Besides the gradually growing of laser signals from spontaneous emission in filter-guided laser cavities, wavelength conversion is an alternative method to obtain multiple wavelength coherent laser signals. Benefiting from the rapid development of optical components in communications, nowadays, we can transfer a laser signal to another wavelength which can be several tens of gigahertz far from the original wavelength with the mature single-side-band (SSB) modulation technique. Especially when the SSB modulation is cascaded by circulating the signal in an amplified fiber loop, optical frequency comb (OFC) extended to THz bandwidth can be generated from the seeding continuous wave signal after several ten times of propagation in the recirculating frequency shifter (RFS) [19,20]. Since the generated signals at new wavelengths have almost same linewidth to the seeding continuous wave, the coherence length of the new signals can be very long. Recently, Lei et al. have successfully demonstrated a wavelength swept source based on RFS seeded by a gated light [21,22] but not a continuous wave. In experiment, the gated signal with duration almost same to the round trip time of the RFS loop was repeatedly shifted to generate a wavelength stepped output. In the reported system, although a flat spectrum is obtained in experiment, the temporal signal, which is very important for wavelength swept lasers when they are used in applications such as OCT, is not characterized.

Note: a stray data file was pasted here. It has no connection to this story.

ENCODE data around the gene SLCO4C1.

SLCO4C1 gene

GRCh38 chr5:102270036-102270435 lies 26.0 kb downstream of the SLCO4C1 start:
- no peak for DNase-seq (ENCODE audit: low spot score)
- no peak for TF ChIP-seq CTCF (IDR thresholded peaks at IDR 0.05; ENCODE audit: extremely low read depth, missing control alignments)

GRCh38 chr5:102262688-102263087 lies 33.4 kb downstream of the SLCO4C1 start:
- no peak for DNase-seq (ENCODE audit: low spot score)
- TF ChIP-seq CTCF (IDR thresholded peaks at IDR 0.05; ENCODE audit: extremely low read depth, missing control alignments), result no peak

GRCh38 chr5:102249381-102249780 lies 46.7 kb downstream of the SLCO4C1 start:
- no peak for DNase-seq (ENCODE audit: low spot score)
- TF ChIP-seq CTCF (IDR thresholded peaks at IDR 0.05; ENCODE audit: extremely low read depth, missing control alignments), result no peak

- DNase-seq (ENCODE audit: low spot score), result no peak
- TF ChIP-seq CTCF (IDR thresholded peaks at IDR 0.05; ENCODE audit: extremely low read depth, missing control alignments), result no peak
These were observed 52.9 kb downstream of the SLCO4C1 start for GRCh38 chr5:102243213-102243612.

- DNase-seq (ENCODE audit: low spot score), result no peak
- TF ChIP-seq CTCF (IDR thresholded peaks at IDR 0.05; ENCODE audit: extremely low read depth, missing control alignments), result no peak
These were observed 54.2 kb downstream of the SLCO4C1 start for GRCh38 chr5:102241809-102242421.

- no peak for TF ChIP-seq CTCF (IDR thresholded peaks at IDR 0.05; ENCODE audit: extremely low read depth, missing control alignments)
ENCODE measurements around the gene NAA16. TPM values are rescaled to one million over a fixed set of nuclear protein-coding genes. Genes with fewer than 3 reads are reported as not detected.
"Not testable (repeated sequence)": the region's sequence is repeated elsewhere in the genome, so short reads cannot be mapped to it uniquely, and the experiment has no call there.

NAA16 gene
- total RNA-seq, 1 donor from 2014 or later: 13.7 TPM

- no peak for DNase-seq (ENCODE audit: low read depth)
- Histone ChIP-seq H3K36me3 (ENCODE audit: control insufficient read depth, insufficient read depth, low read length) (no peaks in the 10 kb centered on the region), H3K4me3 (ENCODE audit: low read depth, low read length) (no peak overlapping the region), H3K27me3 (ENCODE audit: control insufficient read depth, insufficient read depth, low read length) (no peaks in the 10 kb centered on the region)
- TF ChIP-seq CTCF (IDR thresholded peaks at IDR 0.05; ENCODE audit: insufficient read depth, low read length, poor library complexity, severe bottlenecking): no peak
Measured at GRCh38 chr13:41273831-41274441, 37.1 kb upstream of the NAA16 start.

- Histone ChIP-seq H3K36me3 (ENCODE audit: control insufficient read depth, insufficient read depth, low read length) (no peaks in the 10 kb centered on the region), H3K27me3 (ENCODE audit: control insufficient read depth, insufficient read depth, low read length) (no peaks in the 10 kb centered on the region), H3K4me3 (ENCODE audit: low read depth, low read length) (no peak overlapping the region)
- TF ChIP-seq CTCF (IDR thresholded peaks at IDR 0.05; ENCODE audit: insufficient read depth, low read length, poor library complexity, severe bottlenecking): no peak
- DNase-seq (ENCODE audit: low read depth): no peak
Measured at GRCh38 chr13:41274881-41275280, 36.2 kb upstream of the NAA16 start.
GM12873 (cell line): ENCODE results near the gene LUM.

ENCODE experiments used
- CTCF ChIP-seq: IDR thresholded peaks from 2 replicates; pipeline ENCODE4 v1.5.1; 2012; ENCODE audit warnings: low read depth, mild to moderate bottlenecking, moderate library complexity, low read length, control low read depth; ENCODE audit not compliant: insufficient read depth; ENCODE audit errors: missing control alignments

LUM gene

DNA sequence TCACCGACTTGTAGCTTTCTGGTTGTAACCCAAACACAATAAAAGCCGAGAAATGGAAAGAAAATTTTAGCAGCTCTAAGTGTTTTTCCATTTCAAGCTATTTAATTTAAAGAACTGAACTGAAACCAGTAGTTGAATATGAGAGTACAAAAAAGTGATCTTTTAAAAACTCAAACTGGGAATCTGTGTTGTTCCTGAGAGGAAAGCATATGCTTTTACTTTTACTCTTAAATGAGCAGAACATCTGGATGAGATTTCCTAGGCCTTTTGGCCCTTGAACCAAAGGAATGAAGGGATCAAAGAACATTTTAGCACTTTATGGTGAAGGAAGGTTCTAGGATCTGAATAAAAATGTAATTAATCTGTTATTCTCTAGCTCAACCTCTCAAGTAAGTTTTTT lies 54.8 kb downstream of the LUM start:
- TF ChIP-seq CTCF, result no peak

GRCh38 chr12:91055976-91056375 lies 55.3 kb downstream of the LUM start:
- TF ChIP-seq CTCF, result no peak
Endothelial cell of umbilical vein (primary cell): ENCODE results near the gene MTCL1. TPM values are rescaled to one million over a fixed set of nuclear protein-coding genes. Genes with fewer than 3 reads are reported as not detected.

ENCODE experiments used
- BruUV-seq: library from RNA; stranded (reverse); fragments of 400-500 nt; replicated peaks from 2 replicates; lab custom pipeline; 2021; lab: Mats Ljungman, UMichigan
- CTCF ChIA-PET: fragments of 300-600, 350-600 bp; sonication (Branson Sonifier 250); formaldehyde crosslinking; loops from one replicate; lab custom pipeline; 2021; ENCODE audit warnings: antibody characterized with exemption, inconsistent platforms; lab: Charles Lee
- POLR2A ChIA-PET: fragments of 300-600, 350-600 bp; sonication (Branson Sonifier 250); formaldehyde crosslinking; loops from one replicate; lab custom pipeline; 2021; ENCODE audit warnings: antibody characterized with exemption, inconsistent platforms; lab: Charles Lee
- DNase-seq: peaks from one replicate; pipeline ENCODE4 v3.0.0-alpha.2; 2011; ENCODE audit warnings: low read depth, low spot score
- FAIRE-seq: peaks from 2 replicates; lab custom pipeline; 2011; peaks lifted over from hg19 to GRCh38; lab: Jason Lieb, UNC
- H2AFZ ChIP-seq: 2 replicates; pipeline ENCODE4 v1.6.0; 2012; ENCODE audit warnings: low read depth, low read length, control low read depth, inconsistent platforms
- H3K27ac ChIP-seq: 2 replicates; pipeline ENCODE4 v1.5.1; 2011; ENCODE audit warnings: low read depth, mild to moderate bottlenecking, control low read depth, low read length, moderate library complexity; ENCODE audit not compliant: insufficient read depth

In this paper, we propose and demonstrate a rapid, k-space linear and self-clocked wavelength scanning fiber laser source based on RFS. The output signals with different wavelengths will be well separated in time domain and the pulses can be directly used as clock signal to trigger the sampling of signals at different wavelengths. Different from the reported OFC generation configurations, we will use a short pulsed input to generate a pulsed wavelength scanning laser output. In order to realize a self-clocked wavelength scanning output, we insert an optical switch into the RFS loop to limit the accumulation of in-band ASE noise. In Section 2, we will introduce the experimental setup and the operation principle of the wavelength scanning source. The experimental results will be shown and discussed in Section 3. Conclusions will be drawn in Section 4.